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Edwin Herdman

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neuroanatomist said:
I don't know that I'd call it a challenger to the new 70-300mm L.
Yes, I realize that. In this post I'm not focusing (as usual) on Canon's market positioning, I'm focusing on what will be best for me. Apologies for not making that clear.

From my perspective, the 70-300mm has a nice focal length range and features, but the maximum aperture is narrow.
The 100-400mm I'm less interested in on the basis of its being an older, heavier, and more expensive design all around, without the benefit of a zoom ring (well, it's a benefit in most situations, plus the dust advantage). I didn't realize until writing this post that the apparent 1/2 or 1/3 stop benefit of the 70-300mm is negated by 155mm, and the 100-400mm surpasses it by 228mm, where it holds on at f/5 until 239mm, where the 300mm has has given way to f/5.6. Not a shattering victory and in actuality a rather small range where the 100-400mm is faster, but the 70-300mm isn't an unambiguous improvement.

Size and weight for the 70-300mm doesn't really sell it to me over the 100-400 - minimum focus is considerably better, however.

The MFD charts (comparing the 70-300mm and the 100-400mm product pages) are somewhat ambiguous to me because I'm left attempting to compare different focal lengths:

The 70-300 does seem to start better at the center for many focal lengths (especially wide) and keeps that improvement to 20mm diagonally (where one of the f/8 30LP/mm lines drops off, though the other stays high). The 100-400 MTF lines, sharpening up by 400mm compared to 100, suggest to me that it gets sharper (relative to its wide performance) as you increase the focal length, whereas the 70-300 seems to be the reverse, being sharper at 70mm than 300. Unfortunately this doesn't help a direct comparison - the MTF lines for the 100-400mm sag at about 5-10mm across the frame, at 400mm, but that's apples and oranges to the 70-300 @ 300mm (though it bodes well for the 70-300 that its lines don't sag, but stay high farther across).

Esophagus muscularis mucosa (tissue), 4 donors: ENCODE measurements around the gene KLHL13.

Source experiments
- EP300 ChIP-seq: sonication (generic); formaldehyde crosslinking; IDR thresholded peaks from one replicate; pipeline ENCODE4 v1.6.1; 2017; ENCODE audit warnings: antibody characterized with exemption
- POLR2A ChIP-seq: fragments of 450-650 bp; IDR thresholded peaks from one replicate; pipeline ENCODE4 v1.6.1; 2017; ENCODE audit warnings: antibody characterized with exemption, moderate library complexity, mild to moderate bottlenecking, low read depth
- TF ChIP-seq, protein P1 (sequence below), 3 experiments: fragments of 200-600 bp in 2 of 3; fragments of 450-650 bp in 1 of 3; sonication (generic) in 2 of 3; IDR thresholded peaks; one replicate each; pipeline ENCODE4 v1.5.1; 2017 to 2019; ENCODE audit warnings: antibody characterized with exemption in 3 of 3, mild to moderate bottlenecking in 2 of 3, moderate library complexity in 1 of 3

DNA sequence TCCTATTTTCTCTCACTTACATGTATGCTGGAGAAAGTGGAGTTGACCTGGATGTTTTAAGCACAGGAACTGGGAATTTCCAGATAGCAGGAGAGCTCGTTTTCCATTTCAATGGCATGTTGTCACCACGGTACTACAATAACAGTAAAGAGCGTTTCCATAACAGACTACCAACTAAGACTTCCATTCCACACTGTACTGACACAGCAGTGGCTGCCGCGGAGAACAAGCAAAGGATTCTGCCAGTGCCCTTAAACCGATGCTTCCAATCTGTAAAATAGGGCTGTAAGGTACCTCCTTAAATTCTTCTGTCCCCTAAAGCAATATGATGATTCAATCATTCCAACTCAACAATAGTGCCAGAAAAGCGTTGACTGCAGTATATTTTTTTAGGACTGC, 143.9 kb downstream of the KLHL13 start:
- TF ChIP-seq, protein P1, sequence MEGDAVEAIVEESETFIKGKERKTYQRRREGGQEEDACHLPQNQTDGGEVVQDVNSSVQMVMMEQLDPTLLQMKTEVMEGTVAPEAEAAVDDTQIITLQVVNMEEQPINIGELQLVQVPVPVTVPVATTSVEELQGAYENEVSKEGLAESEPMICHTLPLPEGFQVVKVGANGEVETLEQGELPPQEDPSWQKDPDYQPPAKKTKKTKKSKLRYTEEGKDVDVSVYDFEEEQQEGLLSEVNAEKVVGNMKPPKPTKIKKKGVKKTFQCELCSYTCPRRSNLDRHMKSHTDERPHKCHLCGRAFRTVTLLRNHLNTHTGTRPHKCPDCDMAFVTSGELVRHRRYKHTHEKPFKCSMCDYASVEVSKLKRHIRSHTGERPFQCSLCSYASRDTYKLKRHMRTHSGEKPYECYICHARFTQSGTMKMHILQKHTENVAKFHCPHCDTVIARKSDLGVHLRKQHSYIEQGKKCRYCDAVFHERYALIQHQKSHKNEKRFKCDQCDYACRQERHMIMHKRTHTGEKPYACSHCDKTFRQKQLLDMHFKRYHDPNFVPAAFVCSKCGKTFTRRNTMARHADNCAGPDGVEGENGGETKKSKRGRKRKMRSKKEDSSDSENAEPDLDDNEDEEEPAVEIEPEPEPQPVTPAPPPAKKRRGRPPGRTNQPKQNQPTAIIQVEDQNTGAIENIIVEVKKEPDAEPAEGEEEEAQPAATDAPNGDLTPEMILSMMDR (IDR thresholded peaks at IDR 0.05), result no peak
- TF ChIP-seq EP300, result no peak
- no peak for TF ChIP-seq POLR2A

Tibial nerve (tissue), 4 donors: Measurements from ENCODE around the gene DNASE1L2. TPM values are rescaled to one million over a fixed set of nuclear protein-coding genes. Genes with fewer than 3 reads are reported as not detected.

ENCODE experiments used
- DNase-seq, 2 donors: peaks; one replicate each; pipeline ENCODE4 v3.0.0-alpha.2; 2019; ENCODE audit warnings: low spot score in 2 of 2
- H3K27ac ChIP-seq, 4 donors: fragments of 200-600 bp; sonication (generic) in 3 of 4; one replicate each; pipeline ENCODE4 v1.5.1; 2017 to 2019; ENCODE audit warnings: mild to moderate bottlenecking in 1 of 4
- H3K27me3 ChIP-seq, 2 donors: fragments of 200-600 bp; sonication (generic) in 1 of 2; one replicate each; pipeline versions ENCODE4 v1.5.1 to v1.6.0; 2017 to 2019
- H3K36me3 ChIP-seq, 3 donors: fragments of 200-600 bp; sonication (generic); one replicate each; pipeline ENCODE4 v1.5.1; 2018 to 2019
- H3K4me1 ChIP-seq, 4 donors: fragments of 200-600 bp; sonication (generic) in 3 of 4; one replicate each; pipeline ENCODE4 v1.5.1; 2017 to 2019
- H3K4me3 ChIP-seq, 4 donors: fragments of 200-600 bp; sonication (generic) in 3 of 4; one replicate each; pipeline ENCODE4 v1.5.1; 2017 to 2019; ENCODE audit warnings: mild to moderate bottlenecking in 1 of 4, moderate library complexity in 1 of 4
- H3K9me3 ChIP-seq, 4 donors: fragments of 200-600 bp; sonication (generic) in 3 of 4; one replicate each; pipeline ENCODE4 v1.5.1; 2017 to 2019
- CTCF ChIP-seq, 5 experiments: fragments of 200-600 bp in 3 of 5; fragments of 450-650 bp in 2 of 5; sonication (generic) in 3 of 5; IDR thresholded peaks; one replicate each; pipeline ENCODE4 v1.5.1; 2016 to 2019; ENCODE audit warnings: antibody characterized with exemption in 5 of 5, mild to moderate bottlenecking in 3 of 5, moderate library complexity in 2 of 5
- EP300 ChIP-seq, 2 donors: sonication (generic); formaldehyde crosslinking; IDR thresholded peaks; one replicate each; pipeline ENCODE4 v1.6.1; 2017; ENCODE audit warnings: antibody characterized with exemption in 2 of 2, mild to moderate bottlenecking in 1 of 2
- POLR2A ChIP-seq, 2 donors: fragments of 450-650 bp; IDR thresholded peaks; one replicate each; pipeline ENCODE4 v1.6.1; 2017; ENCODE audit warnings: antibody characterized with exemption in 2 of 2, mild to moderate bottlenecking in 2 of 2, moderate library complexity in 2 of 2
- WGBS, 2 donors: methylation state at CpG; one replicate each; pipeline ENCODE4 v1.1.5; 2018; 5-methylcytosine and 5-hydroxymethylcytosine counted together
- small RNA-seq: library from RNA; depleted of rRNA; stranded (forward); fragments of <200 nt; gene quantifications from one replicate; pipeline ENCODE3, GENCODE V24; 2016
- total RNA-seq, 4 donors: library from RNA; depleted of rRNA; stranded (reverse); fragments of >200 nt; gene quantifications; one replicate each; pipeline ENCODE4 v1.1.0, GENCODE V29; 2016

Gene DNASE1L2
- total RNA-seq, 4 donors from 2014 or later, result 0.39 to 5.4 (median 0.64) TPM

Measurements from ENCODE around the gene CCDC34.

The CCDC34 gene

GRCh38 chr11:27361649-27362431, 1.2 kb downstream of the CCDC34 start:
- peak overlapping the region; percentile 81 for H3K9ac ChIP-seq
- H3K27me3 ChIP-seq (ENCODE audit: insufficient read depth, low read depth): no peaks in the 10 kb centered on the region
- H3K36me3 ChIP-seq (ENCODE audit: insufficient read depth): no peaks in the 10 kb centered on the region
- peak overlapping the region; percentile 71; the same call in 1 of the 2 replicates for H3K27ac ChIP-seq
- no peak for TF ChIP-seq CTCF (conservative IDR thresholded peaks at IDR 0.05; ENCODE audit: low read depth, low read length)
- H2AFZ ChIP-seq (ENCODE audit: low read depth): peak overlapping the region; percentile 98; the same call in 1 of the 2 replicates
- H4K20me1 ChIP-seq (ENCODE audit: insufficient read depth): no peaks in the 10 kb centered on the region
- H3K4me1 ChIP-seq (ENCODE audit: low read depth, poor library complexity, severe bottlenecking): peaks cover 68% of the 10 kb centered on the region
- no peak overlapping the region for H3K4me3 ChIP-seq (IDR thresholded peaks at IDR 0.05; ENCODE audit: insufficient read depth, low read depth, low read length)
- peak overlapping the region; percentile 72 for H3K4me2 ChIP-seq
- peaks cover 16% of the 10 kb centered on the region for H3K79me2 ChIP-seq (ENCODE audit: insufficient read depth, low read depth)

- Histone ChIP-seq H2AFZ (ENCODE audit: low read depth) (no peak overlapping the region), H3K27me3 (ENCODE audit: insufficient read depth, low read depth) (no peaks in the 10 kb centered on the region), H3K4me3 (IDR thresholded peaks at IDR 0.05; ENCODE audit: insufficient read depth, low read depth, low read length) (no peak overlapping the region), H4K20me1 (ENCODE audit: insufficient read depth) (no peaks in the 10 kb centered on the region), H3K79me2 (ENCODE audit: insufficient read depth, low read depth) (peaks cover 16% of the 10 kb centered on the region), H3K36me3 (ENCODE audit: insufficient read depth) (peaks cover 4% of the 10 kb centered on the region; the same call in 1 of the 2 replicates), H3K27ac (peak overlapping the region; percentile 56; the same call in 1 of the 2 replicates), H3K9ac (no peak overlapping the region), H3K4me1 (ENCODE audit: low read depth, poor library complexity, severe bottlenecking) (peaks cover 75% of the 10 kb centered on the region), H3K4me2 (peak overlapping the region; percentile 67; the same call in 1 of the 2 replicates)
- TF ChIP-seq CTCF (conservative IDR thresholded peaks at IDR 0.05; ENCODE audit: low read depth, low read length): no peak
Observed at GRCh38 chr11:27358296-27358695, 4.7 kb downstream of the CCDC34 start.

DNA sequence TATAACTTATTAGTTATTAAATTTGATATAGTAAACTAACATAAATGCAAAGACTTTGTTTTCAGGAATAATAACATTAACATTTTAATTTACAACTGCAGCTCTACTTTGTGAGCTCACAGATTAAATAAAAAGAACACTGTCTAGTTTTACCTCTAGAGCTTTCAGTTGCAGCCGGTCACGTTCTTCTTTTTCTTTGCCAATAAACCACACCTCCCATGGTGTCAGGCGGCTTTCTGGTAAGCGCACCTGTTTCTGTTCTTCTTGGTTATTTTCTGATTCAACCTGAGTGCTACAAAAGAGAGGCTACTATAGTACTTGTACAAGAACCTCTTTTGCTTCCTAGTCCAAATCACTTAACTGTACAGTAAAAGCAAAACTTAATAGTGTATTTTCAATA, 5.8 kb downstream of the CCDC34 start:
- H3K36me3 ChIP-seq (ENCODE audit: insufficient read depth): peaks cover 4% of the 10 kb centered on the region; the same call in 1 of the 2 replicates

I'm starting to think that overall the 100-400mm may have no great handicap at comparable focal lengths, if not an edge...really the only thing that stands out is the rather ugly 80% contrast for 30 LP/mm lines (the thicker / coarser lines) on the 100-400mm at 100mm, but it stays at 80% further across the frame whereas the 70-300mm drops rather quickly past the corners of an APS-C frame (unfortunately, comparing 70 and 100mm, so apples and oranges again). How the newer coatings etc. of the new lens enhance the performance indicated by the MTF charts, not to mention performance on the targeted APS-C frame, may make up the difference remains to be seen.